Minnesota will expand a surface mining buffer zone around the Boundary Waters Canoe Area Wilderness after determining its existing rules didn't do enough to prevent light and noise pollution, according to a decision released Wednesday.
The announcement from the Department of Natural Resources comes after the agency was ordered by a court to re-examine regulations for nonferrous mines, or those that extract minerals other than iron, like copper and nickel.
The agency said in a 74-page decision filed in Ramsey County Court on Wednesday that it will begin rewriting its rules to expand the size of a protective minerals management corridor next to the Boundary Waters. Mining of any kind is banned in the Boundary Waters, and mining that disturbs the surface is banned in the corridor.
"It is encouraging that they [DNR] recognize the inadequacy of the rules," said Ingrid Lyons, executive director of Northeastern Minnesotans for Wilderness (NMW), which challenged the agency's rules.
A DNR news release also noted that the agency will ask state lawmakers to address other concerns about mine waste storage and leaching raised by the public through comments collected about its rule in 2021. The agency reviewed 4,000 messages and letters.
"We received many comments that raised questions about the State's policy and risk tolerance around nonferrous mining," DNR Commissioner Sarah Strommen wrote in a statement. "We believe these broader policy questions are more appropriately addressed by Minnesota's Legislature."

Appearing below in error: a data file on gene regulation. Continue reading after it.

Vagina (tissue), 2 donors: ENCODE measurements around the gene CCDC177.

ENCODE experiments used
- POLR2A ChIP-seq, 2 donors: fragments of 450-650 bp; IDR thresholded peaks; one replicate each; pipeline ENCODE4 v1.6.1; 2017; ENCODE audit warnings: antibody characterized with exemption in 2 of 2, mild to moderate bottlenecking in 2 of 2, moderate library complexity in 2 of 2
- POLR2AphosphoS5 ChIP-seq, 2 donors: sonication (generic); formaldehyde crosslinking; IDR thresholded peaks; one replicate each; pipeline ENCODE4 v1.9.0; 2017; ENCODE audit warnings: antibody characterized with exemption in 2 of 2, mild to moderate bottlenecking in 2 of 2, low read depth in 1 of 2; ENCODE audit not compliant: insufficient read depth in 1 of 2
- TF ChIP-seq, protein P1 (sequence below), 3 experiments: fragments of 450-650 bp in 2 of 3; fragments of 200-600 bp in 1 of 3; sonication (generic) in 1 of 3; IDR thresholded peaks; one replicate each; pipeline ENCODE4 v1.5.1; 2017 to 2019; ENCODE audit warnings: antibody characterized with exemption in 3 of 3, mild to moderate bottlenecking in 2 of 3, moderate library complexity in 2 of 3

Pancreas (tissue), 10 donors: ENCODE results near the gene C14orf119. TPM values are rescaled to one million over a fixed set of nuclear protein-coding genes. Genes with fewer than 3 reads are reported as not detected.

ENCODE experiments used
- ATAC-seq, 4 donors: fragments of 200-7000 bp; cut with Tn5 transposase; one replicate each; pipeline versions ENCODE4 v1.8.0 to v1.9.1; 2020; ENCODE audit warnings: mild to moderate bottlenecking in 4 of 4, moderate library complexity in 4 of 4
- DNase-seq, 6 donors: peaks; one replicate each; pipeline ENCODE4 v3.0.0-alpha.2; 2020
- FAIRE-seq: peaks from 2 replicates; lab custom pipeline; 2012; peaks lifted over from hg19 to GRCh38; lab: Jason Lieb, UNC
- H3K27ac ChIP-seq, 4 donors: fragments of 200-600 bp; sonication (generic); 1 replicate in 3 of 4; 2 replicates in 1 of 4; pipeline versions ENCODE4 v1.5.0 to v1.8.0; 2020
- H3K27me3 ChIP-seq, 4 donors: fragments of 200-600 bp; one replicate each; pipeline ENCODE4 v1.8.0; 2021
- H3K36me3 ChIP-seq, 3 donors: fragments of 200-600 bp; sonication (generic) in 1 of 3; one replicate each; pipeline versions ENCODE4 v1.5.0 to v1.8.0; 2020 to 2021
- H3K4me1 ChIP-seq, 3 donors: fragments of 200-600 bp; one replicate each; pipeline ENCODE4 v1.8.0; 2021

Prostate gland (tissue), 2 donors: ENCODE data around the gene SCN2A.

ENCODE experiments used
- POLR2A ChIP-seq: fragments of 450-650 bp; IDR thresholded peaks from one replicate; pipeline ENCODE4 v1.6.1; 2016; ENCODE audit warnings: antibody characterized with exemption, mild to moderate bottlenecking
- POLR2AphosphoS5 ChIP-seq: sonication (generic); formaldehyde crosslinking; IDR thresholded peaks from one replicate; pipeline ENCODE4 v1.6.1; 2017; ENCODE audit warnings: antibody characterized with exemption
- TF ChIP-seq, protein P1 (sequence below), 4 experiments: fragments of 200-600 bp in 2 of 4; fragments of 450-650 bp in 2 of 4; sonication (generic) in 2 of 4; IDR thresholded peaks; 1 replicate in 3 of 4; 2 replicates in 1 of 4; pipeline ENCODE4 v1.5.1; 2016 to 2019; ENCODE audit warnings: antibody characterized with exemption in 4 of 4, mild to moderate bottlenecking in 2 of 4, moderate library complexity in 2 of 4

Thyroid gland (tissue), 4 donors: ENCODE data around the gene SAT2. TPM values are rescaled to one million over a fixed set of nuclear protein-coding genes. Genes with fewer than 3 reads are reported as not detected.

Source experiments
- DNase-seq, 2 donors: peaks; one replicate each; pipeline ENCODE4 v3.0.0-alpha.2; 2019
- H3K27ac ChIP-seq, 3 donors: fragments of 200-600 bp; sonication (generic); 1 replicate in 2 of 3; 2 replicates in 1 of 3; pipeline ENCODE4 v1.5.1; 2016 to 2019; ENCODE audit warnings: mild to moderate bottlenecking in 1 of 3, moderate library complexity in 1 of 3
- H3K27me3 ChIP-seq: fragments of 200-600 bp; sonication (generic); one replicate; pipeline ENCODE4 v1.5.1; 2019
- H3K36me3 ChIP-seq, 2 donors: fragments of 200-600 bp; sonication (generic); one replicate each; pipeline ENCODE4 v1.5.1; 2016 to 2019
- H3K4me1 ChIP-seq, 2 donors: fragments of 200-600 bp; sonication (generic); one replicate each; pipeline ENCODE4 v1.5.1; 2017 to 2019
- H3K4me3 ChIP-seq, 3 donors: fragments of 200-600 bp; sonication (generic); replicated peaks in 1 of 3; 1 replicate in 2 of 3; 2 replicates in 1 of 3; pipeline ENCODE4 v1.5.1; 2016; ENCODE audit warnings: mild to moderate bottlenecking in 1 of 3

DNR's decision stems from a 2020 lawsuit filed by NMW. The suit argued that the DNR hadn't done enough to protect the Boundary Waters from pollution and degradation because the state's rules didn't cover all of the Rainy River headwaters watershed, which flows south to north, through the 1.1 million acre preserve.
Twin Metals, a company attempting to open a copper mine near Ely, Minn., intervened in the suit. Company spokeswoman Kathy Graul wrote in a statement that it was reviewing the DNR's decision, and that the state already had "some of the most rigorous standards in the world."
Twin Metals, a subsidiary of Chilean mining giant Antofagasta, faces major hurdles. In January, the Biden Administration imposed a 20-year ban on mineral leases on 225,000 acres of national forest land in northern Minnesota, including the company's mine site.
Last year, the administration also canceled Twin Metal's mineral leases. The company sued in federal court, where the case is still pending.
Graul wrote on Wednesday that "we remain committed to advancing a modern mining project that is protective of the environment and that meets or exceeds all state and federal standards."
While the DNR is taking action based on light and noise concerns, the agency will not consider air and water issues as it re-examines its rule. In its decision, it pointed to existing Minnesota Pollution Control Agency regulations that already protect air and water quality.
"We like the destination. We've got some questions about how they got there," Lyons said.
Hardrock mining of copper and nickel — which would be new to Minnesota — risks compounds in the rock interacting with air and water to create acid drainage.
NMW and Twin Metals both have 30 days to challenge the decision by asking for a contested case hearing, where parties can bring experts before a judge to analyze the details of the DNR's decision.
Lyons said NMW is still deciding whether to pursue a hearing on the air and water issues the agency did not address.
Twin Metals did not comment on whether it would challenge the DNR's decision.